Chapter 83. Three Questions to Avoid, and Three Questions to Ask During an Interview

Lorezn Cheung

When I was first promoted to technical manager and started hiring, I loved asking “tough” questions. One of my favorites was, “What’s your three strengths and three weaknesses.” Most of the candidates would struggle and couldn’t fully answer the question and performed poorly. I thought I did the smart thing and revealed the true characters of the interviewees, until one time I got an answer: “My weakness is that I am afraid of coldness.” That’s the moment when I knew I screwed up. Not only had I been asking a pointless question, I encouraged people to give “fake” scripted answers. This question especially filtered out the more technical people and kept the people that do only the talking and not much of the doing. Thus, this was the first question I learned to avoid.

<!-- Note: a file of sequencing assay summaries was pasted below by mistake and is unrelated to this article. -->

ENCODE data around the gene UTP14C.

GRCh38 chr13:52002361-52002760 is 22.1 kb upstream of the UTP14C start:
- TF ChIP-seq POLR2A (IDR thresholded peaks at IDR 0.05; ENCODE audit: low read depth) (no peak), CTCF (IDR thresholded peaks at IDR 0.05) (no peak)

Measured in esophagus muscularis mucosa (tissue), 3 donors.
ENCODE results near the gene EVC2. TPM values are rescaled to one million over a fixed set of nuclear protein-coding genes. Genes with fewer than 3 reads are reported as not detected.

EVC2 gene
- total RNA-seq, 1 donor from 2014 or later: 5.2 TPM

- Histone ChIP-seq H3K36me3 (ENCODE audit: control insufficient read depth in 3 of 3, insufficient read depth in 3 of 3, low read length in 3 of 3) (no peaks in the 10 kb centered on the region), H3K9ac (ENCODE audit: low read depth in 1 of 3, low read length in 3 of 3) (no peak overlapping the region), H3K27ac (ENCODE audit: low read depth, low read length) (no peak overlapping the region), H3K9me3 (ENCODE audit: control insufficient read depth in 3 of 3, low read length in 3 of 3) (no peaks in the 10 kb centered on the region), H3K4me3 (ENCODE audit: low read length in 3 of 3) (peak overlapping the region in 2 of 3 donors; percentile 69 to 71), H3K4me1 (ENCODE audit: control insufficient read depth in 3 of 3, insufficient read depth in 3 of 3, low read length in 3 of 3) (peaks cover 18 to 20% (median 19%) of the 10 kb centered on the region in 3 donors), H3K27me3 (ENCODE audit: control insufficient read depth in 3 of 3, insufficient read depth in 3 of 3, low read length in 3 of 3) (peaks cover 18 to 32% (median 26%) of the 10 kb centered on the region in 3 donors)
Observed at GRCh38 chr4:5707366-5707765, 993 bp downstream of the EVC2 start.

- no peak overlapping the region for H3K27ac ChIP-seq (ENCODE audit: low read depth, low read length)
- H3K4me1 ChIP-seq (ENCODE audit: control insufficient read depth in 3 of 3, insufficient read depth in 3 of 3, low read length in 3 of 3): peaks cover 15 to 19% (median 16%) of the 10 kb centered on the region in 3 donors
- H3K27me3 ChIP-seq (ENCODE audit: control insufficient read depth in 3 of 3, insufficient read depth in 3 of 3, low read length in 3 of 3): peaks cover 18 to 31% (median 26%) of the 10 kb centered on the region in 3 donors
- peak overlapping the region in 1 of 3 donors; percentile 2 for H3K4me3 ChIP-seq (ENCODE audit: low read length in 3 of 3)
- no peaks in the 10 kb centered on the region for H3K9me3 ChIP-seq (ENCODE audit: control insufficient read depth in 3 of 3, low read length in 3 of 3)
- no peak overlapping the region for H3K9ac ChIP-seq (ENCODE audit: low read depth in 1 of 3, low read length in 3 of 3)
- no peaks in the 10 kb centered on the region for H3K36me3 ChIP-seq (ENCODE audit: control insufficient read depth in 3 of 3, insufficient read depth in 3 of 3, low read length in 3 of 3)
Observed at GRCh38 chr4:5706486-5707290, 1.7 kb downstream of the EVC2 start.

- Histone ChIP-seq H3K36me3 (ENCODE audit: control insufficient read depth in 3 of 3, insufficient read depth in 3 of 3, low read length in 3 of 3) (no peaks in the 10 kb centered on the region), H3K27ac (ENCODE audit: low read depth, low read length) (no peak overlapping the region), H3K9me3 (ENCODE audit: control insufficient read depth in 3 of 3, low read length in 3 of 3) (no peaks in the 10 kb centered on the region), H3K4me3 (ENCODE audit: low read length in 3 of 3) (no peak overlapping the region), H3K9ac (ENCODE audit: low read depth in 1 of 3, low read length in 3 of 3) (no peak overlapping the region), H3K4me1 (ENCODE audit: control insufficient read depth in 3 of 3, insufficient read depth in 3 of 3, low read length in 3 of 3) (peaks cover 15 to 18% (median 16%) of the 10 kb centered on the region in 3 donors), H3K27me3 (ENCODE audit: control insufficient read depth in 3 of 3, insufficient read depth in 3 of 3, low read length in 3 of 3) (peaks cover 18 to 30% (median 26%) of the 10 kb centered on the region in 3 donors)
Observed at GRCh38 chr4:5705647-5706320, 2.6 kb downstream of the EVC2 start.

Another question I loved to ask was, “Tell me what you do in this scenario.” This question seems common enough and quite sensible; we can see how developers would react in the tough situation. The issue is that this is a virtual situation, does not really relate to real-life situation, and does not dig deeper into the usual role and responsibilities of the individual. People can just tell the story of someone else. Most would not give the real answer at work: “I would google it.” Again, this question seems great at first, but I learned to stop asking.

The last one is the famous Google IQ questions like, “Estimate ...

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